with poll: Survey shows 60% of Ann Arbor area voters would favor $65M library bond proposal
Chris Asadian | AnnArbor.com
The Ann Arbor District Library hired Lansing-based research firm EPIC-MRA to conduct the survey, which indicates the AADL may place a bond proposal on a future election ballot to fund major renovations to the downtown library or replace the facility with a new building.
"It is anticipated that the cost will be approximately $65 million to execute the renovation or new construction project, meaning that the voters of the district would have to approve of a bond proposal to repay the cost of the bonds to finance the project," the survey states.
Chris Asadian | AnnArbor.com
Given those facts, 45 percent of respondents said they would vote yes if the election were held today, while another 15 percent said they were leaning toward yes. About 33 percent said they'd vote no and another 4 percent said they were leaning toward no.
The top reasons given by those opposing the bond proposal were that they didn't think it's needed or they're opposed to a tax increase.
Some cited wasteful government spending.
About 3 percent of respondents were either undecided or did not answer, and those people then were asked how they'd vote on a lesser 0.51-mill tax to renovate or replace the downtown library. About 61 percent of them said yes or leaning yes.
Those who still weren't convinced were asked how they felt about a 0.25-mll tax to renovate or replace the downtown library. About 72 percent said yes or leaning yes.
AADL Director Josie Parker said the poll was conducted in March to determine the public's attitude about the services and facilities provided by AADL and their willingness to fund a downtown facility project. Parker said the idea is still in the early stages and a newly appointed facilities committee will meet soon to determine how to go forward.
In addition to attitudes about a bond proposal, survey respondents were asked to share their thoughts on a number of issues directly and indirectly related to the library.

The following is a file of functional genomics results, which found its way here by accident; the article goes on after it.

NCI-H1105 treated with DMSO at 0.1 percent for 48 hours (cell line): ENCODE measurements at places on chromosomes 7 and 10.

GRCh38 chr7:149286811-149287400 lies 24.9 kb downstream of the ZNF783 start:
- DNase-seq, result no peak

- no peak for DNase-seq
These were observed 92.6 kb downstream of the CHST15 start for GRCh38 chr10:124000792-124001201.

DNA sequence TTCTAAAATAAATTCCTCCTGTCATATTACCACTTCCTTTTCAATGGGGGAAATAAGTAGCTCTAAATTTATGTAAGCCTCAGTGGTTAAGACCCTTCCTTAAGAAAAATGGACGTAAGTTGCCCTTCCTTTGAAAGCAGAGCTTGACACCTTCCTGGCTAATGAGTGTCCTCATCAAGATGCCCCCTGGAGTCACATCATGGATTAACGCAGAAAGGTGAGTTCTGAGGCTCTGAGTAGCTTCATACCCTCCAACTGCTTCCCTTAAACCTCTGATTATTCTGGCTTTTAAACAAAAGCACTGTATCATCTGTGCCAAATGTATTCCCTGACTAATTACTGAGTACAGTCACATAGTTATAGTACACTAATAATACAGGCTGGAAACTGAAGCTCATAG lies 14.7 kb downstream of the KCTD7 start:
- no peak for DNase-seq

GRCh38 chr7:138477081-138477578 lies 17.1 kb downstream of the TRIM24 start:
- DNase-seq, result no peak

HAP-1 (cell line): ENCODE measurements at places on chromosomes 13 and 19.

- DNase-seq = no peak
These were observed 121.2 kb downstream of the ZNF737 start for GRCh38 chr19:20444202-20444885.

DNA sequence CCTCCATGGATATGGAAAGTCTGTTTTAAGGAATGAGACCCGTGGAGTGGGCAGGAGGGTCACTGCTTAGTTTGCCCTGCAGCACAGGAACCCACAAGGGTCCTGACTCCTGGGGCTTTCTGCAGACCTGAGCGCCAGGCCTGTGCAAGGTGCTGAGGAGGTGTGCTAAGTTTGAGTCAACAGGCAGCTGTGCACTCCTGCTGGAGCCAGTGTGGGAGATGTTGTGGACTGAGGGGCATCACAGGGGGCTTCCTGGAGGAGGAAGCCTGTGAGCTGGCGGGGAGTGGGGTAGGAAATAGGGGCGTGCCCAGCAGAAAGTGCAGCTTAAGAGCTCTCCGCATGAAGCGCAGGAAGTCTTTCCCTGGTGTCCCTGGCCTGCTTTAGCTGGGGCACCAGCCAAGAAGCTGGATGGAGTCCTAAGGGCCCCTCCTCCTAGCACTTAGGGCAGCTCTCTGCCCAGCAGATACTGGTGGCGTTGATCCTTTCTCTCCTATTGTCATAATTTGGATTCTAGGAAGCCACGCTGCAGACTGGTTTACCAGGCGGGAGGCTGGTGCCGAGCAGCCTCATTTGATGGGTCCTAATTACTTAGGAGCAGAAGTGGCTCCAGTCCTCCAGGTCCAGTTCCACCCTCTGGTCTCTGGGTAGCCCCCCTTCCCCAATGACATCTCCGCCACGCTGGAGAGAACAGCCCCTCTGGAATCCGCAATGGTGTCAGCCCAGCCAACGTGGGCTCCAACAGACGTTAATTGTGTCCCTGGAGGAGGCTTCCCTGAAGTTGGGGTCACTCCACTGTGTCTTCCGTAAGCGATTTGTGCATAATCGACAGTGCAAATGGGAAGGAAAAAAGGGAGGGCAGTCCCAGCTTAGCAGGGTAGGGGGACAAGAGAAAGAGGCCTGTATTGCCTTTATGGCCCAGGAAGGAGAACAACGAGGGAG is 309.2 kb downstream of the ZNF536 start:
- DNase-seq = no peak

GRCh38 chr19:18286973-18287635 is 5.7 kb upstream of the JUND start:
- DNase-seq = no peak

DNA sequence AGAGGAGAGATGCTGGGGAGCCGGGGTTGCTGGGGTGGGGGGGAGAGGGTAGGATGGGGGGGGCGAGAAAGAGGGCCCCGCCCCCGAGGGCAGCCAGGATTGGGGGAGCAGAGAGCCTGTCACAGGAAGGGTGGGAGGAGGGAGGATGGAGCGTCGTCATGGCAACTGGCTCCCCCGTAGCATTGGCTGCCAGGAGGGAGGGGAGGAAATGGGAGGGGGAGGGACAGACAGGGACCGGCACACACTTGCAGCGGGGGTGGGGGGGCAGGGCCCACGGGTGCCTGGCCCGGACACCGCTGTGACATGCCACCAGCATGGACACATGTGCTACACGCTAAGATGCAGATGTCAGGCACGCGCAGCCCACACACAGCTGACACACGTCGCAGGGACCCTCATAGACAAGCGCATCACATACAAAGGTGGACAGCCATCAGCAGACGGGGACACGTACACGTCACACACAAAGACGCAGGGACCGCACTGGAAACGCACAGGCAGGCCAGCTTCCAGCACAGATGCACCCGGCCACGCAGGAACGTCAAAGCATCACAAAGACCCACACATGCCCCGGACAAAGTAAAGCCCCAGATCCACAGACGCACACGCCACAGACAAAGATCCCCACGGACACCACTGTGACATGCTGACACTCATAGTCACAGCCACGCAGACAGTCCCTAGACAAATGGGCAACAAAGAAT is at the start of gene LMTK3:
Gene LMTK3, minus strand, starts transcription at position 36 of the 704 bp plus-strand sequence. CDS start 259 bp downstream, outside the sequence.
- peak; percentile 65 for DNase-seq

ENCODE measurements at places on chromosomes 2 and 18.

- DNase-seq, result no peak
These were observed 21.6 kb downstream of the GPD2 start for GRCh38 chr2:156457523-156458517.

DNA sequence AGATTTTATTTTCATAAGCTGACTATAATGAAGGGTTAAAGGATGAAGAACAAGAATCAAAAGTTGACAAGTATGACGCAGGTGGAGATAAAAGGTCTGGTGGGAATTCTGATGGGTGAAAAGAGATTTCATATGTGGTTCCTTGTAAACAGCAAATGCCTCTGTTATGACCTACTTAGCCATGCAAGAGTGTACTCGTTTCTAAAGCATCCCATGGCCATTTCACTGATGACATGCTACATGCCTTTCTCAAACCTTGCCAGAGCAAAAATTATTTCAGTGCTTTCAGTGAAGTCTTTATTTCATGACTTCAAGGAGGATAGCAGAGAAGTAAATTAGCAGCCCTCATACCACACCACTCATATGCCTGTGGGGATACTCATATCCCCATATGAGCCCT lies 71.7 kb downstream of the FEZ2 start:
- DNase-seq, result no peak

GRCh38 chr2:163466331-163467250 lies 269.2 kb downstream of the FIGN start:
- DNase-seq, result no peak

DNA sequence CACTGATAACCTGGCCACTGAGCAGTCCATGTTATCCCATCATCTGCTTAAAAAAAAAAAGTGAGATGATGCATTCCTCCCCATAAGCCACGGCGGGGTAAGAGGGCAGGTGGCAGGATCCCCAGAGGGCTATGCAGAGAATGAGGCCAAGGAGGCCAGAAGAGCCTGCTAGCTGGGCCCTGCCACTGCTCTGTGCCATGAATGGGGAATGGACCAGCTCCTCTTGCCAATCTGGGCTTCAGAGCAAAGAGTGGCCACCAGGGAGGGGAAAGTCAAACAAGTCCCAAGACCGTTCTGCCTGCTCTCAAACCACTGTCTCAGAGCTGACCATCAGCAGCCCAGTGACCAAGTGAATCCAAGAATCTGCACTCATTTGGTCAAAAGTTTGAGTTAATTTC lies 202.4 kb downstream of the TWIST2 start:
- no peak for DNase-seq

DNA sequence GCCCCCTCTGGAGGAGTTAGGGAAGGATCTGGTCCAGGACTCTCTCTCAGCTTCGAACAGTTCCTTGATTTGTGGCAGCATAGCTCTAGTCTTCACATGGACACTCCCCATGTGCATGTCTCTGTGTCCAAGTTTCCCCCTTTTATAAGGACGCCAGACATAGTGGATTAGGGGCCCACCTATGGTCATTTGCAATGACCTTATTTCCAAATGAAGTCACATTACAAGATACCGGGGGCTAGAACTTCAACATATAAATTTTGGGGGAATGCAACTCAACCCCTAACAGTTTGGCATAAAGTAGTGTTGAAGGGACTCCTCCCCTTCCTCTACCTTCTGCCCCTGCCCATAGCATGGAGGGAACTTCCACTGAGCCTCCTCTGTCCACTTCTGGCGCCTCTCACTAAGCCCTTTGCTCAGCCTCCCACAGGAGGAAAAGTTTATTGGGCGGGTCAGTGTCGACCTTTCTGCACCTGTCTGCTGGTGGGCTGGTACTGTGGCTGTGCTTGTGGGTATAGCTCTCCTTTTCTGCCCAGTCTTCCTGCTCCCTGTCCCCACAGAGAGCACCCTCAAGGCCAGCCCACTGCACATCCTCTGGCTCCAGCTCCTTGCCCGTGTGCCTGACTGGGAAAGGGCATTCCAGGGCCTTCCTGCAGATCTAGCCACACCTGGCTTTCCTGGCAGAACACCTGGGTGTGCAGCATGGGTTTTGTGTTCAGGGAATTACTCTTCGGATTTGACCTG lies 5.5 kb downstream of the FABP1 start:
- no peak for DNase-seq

Asked to choose from a list of eight problems or issues that might concern them, 29 percent of respondents said the condition of the economy and jobs concerned them most, 27 percent said the quality of local schools and 14 percent said maintaining area roads.
Another 7 percent said controlling crime and drugs, 7 percent said the level of local government taxation, 6 percent said the quality of services provided by local government, 4 percent said addressing growth and development and 2 percent said the quality of libraries.
Asked to score how important various assets and attractions are to Ann Arbor on a 1 to 10 scale, respondents ranked the University of Michigan 8.8, AADL 7.3, Michigan Theater 6.3, Ann Arbor Public Schools 8.1, restaurants and entertainment options 7.3, Art Fair 6.4, Zingerman's 5.7, Ann Arbor Hands-on Museum 6.2, U-M Hospital 8.4 and The Ark 5.8.
Asked about their taxes in relation to what they get in local services, 33 percent said they were too high, 3 percent said too low, and 61 percent said they're about right.
Asked whether they thought local libraries are more or less important with the growth of computers and the Internet, 34 percent said more important, 15 percent said less important and 50 percent said about the same importance.
The survey found the downtown library is the location that 27 percent of respondents primarily visit, while 16 percent said Malletts Creek, 15 percent said Traverwood, 14 percent said West, 12 percent said Pittsfield and 14 percent said they never visit a library at all.
Asked why they don't visit any local library, 24 percent of those respondents said they can just use the Internet at home, 12 percent said they prefer to buy books, 19 percent said they had no need or interest, and 7 percent said they were too old.
Asked how often they or someone else in their household uses the library, 35 percent said a few times a month, 24 percent said a few times a week, 20 percent said a few times a year, 3 percent said seldom, 2 percent said every day and 16 percent were undecided.
The most popular library services among patrons were borrowing books (25 percent), borrowing DVDs (17 percent) and borrowing fiction best sellers (10 percent).
Asked to rate the quality of the downtown library, 82 percent cited it as either excellent or pretty good, while 5 percent said fair and 1 percent said poor. The most common reasons for a positive rating were good selection of materials and the customer service staff.
The most common reasons for a negative rating were construction, parking and a perceived need for upgrades. Some thought it was too small and attracted too many homeless people.
Asked what's most needed to improve the downtown library, about a third of respondents said either better parking or free parking.
About 81 percent of respondents rated the quality of the services and collection of books and materials provided by the AADL as either pretty good or excellent.
Asked where they get information that influences their opinions, 43 percent said AnnArbor.com, 18 percent said the Ann Arbor Observer, 14 percent said word of mouth, 9 percent said radio news, 6 percent said TV news, 1 percent said the Detroit Free Press, 1 percent said Google, 1 percent said MLive and 1 percent said The Ann Arbor Chronicle.